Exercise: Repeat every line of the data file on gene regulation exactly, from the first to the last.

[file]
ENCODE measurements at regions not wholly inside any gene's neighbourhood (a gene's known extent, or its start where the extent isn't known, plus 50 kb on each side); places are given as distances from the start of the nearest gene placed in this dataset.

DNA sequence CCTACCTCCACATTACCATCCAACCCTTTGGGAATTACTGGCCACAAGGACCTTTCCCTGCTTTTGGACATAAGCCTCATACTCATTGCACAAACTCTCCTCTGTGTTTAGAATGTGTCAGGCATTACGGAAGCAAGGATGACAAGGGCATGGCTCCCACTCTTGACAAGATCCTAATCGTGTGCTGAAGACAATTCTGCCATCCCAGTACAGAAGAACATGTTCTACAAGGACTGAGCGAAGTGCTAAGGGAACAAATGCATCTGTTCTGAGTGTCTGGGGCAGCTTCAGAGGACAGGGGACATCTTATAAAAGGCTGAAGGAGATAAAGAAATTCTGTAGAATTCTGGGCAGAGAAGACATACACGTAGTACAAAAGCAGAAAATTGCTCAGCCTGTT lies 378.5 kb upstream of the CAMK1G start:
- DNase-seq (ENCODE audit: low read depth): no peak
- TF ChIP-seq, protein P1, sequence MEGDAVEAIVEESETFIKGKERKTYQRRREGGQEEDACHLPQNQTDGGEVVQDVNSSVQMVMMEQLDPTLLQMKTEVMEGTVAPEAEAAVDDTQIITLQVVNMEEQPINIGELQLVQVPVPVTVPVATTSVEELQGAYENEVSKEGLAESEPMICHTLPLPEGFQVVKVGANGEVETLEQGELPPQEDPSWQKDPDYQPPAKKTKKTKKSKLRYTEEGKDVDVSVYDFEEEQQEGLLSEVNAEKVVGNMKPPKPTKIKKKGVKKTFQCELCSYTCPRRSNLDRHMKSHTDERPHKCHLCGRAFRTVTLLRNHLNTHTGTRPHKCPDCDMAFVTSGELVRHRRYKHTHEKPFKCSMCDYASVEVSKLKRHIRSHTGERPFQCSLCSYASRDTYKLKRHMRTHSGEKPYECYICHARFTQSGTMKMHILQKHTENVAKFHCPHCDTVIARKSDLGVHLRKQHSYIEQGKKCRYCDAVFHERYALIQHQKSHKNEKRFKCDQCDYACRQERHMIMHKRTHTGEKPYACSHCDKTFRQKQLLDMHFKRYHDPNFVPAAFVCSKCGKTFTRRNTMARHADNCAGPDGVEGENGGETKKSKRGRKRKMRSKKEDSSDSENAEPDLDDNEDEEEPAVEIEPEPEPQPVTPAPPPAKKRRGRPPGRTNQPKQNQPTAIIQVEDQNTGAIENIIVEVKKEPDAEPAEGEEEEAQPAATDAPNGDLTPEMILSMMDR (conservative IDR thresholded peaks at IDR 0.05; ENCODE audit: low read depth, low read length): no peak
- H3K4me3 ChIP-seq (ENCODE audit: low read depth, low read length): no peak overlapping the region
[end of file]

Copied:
ENCODE measurements at regions not wholly inside any gene's neighbourhood (a gene's known extent, or its start where the extent isn't known, plus 50 kb on each side); places are given as distances from the start of the nearest gene placed in this dataset.

DNA sequence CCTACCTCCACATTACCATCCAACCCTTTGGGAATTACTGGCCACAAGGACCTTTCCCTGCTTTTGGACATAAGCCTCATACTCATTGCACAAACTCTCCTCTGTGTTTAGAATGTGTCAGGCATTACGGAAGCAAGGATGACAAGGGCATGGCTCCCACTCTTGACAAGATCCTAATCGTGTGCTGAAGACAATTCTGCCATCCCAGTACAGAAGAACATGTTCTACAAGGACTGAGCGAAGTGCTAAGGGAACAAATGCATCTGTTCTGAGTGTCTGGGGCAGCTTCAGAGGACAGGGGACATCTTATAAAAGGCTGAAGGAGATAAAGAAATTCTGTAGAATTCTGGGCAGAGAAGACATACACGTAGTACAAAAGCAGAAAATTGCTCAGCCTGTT lies 378.5 kb upstream of the CAMK1G start:
- DNase-seq (ENCODE audit: low read depth): no peak
- TF ChIP-seq, protein P1, sequence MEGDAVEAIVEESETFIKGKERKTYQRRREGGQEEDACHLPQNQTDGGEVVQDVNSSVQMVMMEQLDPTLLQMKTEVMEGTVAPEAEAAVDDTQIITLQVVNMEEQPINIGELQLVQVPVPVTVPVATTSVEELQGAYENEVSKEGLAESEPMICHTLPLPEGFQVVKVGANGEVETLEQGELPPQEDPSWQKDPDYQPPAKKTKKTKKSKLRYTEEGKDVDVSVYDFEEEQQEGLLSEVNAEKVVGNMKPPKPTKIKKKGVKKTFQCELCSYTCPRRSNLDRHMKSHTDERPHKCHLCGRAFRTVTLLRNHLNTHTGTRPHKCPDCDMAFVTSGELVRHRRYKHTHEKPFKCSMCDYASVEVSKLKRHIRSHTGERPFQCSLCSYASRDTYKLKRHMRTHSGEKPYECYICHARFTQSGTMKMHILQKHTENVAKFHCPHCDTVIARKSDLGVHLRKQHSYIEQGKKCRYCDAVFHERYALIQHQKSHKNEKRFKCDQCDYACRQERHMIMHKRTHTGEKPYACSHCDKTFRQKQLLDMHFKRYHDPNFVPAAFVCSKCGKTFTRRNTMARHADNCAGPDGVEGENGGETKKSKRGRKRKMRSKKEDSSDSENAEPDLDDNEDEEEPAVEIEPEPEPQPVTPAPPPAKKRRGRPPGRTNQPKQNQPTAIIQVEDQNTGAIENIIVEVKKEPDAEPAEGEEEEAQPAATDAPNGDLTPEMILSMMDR (conservative IDR thresholded peaks at IDR 0.05; ENCODE audit: low read depth, low read length): no peak
- H3K4me3 ChIP-seq (ENCODE audit: low read depth, low read length): no peak overlapping the region